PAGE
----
Stricter conditions for visitors were also introduced in detention centers all across Europe. In addition to limiting immigrants’ access to lawyers and mobile phones, this also prevented independent observers from monitoring facilities.  “NGOs could not visit anymore. We had to meet them outside the centers, in some containers,” said the immigrant detained at Lyster Barracks.

With no observers to follow the situation, in Cyprus, authorities started using some of the country’s reception facilities as detention centers, cramming both asylum seekers and undocumented migrants into the buildings.

“Such decisions were made overnight as nobody was watching,” said a source at the country’s ministry of interior who experienced the process firsthand. “They took immigrants — who were in the process of asylum application — away from the hostels where they had been put by the government and threw them into those detention facilities.”

Some of them were not even allowed to take their belongings with them. Most were held indefinitely without a detention order. “This was against the law, [it was] immoral, unethical, barbaric, however you want to call it,” the Cypriot ministry source said.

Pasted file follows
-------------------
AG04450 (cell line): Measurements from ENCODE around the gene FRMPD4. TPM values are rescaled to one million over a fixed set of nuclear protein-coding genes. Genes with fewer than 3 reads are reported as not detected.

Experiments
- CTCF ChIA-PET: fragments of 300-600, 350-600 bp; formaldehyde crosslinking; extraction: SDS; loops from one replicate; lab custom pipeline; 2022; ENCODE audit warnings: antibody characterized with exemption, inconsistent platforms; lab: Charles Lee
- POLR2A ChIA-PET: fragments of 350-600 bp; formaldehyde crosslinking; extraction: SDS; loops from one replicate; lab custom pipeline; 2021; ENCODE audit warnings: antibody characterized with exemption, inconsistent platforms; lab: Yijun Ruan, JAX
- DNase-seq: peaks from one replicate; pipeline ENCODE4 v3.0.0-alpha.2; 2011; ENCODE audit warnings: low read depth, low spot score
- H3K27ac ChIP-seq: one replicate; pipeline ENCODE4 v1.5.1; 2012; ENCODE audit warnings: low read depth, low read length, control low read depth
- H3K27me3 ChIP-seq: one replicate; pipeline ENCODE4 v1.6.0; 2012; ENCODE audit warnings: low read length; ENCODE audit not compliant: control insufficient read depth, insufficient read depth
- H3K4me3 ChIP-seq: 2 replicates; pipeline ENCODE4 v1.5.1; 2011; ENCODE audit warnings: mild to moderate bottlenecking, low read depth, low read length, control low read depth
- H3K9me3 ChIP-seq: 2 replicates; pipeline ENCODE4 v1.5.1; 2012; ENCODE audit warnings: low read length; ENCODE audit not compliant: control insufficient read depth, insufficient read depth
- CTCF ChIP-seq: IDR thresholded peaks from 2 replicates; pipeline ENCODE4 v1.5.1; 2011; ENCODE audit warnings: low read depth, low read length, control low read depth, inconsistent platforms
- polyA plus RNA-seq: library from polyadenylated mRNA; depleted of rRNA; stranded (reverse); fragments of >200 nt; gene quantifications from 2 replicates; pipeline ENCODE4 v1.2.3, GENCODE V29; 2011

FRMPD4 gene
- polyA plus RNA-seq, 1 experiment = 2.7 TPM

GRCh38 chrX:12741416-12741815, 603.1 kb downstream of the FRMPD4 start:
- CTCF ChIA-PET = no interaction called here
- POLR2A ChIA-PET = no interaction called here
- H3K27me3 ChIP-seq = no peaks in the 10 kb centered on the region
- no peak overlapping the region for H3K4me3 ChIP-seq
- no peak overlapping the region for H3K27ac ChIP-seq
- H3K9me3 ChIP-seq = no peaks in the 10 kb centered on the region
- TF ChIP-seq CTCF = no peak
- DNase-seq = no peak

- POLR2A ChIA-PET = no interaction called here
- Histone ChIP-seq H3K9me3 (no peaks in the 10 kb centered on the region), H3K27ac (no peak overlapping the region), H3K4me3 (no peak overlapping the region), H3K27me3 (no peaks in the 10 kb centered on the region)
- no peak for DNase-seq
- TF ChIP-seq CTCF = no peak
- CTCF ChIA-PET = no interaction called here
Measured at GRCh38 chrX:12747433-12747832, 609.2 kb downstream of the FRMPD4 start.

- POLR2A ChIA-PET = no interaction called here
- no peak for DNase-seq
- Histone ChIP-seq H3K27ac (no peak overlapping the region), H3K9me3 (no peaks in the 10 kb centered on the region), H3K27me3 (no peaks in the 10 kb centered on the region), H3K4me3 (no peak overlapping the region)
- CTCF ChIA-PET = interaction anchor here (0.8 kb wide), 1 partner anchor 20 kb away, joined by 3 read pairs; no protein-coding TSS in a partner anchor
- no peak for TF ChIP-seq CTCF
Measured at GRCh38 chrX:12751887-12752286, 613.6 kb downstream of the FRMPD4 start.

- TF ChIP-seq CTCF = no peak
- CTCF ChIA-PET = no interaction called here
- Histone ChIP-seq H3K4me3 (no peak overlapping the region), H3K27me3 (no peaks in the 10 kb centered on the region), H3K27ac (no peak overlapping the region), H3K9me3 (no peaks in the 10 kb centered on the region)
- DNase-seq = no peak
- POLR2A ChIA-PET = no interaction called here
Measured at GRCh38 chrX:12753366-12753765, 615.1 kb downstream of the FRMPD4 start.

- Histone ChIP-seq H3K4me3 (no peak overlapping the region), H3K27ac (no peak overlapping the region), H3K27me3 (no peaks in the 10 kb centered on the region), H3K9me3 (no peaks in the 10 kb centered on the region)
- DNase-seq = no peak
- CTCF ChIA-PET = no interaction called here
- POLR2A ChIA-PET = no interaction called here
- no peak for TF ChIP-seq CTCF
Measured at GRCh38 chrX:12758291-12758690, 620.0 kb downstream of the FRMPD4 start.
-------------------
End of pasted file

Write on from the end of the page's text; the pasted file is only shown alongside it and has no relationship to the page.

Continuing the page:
Germany was the one counry with a better record of detention conditions, in spite of media reports about the mistreatment of detained immigrants there as well. While the country expanded its detention infrastructure to combat overpopulation, its centers were able to introduce COVID-19 precautions without substantially harming the wellbeing of detainees. Frank Gockel, part of an NGO assisting people in detention in the German town of Büren, said that detainees had constant access to electronic communication, legal counselors and mental health support.

None of the authorities in the countries covered by this report returned our requests for comment. 

The blame game 

Immigration in the EU has always been a contentious issue, and the mechanisms of detention and returns have long been fraught by politicization and byzantine bureaucracy. What the pandemic did was make the system even more arbitrary, as countries across the EU adopted slapdash emergency measures, with little or no coordination between countries.